Who is Outrider?

Outrider believes that the global challenges we face together must be solved by working together.

Among the greatest threats to the future of humankind are nuclear weapons and global climate change. Outrider makes the bold claim that both threats can be overcome — and not just by policy makers but by people with the right tools and inspiration.

Climate Change

Your Climate Change Questions, Answered


How do we know the planet is warming?

Icebergs float in the sea

Icebergs float in the Jokulsarlon glacial lagoon in Iceland.The glacier that feeds this lagoon is retreating rapidly.


Global temperature measurements began in the 1880s. When we look at this data, there’s a clear increase in temperature—especially since the 1970s. Other signs point to a warming climate, like decreasing ice- and snow-cover, a rising sea level, impacts on vegetation, and changing animal migrations. These indicators span the planet; the signs of climate change are everywhere.

How do we know humans are responsible for the change in climate?

Ever since the Industrial Revolution of the 1800s, humans have been burning fossil fuels. We know that burning fossil fuels releases greenhouse gases like carbon dioxide and that these gases trap heat in our atmosphere and warm the planet.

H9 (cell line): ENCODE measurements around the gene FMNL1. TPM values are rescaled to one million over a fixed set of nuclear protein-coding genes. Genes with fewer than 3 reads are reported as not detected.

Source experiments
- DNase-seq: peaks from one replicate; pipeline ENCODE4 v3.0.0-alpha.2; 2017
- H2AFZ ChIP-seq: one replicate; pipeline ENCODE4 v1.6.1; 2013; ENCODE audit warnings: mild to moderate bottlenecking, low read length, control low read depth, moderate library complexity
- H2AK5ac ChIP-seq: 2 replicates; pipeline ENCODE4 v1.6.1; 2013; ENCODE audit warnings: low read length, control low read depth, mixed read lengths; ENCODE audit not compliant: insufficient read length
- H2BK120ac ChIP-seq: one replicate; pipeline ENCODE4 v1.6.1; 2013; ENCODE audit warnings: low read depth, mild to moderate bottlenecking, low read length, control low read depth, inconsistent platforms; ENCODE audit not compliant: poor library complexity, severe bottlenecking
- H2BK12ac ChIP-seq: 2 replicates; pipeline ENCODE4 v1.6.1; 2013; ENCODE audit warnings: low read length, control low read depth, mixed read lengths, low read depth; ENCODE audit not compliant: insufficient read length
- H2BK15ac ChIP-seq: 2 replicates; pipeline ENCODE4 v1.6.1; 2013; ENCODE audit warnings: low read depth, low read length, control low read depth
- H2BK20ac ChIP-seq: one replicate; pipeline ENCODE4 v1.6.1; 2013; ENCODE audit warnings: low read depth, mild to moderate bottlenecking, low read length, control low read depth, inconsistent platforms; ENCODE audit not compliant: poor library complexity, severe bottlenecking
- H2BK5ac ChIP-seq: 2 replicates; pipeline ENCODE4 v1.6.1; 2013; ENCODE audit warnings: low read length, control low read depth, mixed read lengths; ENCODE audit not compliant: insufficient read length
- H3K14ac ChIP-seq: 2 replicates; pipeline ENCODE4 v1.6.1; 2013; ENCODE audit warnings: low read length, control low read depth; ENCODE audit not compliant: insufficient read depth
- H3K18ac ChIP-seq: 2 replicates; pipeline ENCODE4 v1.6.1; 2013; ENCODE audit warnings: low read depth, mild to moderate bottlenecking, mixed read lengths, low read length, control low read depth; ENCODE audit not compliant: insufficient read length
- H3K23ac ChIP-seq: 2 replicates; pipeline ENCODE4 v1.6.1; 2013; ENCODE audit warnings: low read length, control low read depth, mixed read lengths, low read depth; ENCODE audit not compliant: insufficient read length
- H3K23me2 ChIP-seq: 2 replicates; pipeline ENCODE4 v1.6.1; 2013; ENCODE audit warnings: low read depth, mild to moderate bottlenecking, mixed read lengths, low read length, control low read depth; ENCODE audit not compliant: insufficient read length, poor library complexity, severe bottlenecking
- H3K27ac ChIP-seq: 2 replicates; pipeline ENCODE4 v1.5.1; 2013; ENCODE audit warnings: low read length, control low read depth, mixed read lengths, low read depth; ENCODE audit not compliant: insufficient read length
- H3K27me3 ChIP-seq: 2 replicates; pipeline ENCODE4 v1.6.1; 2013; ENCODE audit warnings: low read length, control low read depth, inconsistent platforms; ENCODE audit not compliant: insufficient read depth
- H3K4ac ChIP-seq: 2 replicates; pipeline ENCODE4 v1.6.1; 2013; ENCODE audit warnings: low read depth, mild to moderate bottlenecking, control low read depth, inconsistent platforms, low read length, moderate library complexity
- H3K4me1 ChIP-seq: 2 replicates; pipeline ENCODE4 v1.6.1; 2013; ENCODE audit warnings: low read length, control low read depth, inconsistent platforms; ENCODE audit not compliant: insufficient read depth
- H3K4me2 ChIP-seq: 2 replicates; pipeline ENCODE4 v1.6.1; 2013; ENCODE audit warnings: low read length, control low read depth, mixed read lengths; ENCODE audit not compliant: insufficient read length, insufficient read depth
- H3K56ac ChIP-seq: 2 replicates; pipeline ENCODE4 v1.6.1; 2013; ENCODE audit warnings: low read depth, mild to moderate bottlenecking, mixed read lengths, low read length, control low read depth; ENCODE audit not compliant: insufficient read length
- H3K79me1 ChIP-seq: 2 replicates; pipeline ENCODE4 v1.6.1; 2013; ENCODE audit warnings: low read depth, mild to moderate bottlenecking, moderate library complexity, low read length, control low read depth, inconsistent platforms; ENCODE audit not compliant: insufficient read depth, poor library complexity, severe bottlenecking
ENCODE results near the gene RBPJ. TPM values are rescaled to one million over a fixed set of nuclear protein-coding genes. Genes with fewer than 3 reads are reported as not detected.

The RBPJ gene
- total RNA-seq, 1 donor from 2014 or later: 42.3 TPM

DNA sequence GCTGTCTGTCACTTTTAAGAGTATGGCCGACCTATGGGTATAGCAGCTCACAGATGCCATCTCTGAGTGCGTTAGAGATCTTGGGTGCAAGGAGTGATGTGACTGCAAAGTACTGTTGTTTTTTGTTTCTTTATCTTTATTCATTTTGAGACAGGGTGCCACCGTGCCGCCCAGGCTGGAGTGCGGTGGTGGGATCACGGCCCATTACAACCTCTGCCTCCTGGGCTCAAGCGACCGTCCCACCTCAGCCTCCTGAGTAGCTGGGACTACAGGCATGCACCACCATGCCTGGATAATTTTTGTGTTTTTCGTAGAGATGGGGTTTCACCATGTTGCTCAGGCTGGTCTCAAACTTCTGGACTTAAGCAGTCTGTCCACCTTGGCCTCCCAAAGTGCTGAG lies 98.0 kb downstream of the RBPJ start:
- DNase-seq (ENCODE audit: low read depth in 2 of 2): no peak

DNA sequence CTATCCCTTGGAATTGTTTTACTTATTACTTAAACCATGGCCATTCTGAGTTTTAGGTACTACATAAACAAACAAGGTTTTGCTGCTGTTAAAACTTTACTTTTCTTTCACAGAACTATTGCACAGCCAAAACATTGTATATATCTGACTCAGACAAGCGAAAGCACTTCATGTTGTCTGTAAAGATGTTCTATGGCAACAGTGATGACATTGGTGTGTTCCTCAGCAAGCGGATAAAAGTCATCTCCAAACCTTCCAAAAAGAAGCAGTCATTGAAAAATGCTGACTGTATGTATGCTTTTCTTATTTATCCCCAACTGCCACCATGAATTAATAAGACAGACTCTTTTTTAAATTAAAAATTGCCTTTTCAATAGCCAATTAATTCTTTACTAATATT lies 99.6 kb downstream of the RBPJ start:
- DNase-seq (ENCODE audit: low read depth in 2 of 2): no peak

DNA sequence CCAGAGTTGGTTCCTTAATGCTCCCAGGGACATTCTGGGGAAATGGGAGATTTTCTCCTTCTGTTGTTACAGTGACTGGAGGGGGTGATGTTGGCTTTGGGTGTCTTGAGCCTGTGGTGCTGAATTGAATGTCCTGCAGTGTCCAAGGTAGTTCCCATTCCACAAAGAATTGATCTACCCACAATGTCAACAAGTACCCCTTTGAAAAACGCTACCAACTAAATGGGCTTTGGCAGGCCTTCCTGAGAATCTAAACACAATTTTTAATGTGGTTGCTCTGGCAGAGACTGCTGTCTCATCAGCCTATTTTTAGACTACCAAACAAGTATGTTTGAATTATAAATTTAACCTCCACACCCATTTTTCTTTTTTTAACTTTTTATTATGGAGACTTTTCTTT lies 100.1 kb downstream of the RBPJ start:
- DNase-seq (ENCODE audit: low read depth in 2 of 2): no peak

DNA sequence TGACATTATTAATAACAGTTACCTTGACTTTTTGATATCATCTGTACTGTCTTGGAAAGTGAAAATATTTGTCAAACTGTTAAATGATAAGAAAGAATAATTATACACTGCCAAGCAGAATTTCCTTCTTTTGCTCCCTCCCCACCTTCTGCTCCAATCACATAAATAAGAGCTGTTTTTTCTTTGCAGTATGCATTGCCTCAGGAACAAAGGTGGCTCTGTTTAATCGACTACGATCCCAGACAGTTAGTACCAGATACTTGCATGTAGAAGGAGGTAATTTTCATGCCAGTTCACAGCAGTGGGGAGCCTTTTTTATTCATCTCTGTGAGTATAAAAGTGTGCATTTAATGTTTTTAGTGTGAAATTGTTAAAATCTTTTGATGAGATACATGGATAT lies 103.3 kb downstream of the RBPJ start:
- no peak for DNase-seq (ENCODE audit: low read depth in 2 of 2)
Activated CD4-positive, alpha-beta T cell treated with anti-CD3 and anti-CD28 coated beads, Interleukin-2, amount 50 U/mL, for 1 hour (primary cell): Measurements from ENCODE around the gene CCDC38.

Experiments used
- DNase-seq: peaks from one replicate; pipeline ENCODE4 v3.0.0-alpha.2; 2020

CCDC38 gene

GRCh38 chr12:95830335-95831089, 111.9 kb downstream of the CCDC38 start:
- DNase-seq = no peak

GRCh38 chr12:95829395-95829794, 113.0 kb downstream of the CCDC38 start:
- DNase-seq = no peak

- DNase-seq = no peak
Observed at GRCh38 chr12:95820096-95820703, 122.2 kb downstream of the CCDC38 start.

Railroad tanker cars full of crude oil

Railroad tanker cars full of crude oil sit outside the Paulsboro Refining Company in New Jersey.

Luke Sharrett / Bloomberg / Getty

The concentration of greenhouse gases today is the highest it’s been for at least the past several hundred thousand years. Climate models—mathematical algorithms that use data to calculate past and future climate conditions—can’t reproduce our current climate based on natural indicators alone. Only when they account for these human-produced greenhouse gases do they correctly replicate our current global climate.

What can regular citizens do to help stop climate change?

Bike commuters cross a bridge in New York City.

Bike commuters cross a bridge in New York City. Driving less often is one way to reduce your personal impact on the climate.


There’s a lot we can do, both as individuals and as members of a democracy.

First of all, we can all take a look at our own consumer choices and work to cut down our individual greenhouse gas footprint. Individual action can come in many forms: we can save energy at home, throw out less food, and use climate-friendly travel methods whenever we can.

Most importantly, as citizens and community members, we can put pressure on our elected officials to adopt clean energy policies that reduce carbon pollution and protect public health. There are many ways to make our voices heard. Read more about what you can do here.